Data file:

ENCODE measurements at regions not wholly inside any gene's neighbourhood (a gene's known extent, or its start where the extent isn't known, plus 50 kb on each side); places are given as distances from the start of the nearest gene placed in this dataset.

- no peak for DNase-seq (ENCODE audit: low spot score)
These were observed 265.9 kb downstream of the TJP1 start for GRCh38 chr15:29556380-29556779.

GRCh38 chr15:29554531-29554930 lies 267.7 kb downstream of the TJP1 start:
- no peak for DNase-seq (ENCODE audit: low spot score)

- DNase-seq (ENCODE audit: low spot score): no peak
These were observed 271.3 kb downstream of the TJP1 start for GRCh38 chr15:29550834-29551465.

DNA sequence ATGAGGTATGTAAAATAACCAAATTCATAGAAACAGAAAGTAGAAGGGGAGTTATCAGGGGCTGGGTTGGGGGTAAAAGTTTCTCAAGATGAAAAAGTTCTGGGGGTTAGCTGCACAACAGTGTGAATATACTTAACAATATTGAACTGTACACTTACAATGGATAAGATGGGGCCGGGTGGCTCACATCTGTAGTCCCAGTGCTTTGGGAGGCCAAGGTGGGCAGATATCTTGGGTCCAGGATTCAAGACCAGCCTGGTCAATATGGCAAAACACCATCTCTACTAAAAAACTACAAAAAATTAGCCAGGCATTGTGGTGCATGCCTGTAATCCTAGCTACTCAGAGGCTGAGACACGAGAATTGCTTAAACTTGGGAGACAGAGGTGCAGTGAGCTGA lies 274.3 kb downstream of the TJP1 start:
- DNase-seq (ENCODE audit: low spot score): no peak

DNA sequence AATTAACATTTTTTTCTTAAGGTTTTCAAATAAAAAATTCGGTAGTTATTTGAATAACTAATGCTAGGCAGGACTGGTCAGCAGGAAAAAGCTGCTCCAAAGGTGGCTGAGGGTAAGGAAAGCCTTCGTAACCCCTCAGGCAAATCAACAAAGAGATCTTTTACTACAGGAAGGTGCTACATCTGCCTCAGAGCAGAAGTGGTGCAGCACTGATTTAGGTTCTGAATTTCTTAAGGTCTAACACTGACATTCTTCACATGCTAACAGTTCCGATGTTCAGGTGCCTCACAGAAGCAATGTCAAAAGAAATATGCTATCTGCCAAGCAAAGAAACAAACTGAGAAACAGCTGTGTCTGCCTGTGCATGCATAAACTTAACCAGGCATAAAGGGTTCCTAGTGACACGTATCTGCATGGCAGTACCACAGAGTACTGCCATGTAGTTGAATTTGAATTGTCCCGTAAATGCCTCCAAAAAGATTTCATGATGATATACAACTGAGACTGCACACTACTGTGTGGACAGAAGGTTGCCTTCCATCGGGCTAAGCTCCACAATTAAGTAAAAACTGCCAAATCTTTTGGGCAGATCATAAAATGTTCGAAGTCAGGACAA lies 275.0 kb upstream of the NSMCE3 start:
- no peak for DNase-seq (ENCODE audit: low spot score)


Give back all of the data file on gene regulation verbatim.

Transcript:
ENCODE measurements at regions not wholly inside any gene's neighbourhood (a gene's known extent, or its start where the extent isn't known, plus 50 kb on each side); places are given as distances from the start of the nearest gene placed in this dataset.

- no peak for DNase-seq (ENCODE audit: low spot score)
These were observed 265.9 kb downstream of the TJP1 start for GRCh38 chr15:29556380-29556779.

GRCh38 chr15:29554531-29554930 lies 267.7 kb downstream of the TJP1 start:
- no peak for DNase-seq (ENCODE audit: low spot score)

- DNase-seq (ENCODE audit: low spot score): no peak
These were observed 271.3 kb downstream of the TJP1 start for GRCh38 chr15:29550834-29551465.

DNA sequence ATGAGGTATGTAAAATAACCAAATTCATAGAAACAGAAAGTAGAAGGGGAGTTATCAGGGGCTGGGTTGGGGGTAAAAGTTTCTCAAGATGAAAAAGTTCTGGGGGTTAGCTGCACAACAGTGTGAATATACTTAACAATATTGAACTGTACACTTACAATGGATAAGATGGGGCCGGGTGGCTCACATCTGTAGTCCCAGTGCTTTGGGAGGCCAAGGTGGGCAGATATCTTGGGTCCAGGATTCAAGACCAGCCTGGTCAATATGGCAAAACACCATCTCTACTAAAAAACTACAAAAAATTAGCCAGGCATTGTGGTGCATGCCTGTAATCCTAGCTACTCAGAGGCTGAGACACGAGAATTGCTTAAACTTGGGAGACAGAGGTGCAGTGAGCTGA lies 274.3 kb downstream of the TJP1 start:
- DNase-seq (ENCODE audit: low spot score): no peak

DNA sequence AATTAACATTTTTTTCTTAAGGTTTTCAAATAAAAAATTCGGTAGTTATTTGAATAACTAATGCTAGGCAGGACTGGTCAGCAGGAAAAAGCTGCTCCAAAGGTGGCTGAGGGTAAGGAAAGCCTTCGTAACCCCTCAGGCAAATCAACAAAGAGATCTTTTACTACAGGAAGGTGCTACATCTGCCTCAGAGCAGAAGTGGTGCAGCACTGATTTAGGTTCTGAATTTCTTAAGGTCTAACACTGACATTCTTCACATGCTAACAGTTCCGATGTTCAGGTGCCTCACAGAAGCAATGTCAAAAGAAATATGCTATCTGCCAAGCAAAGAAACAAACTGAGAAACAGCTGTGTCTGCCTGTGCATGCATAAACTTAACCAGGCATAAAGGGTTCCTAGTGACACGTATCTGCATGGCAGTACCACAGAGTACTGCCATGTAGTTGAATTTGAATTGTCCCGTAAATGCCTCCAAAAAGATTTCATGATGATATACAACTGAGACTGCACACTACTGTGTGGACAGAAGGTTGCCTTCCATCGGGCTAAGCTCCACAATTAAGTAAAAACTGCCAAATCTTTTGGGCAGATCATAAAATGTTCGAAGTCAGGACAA lies 275.0 kb upstream of the NSMCE3 start:
- no peak for DNase-seq (ENCODE audit: low spot score)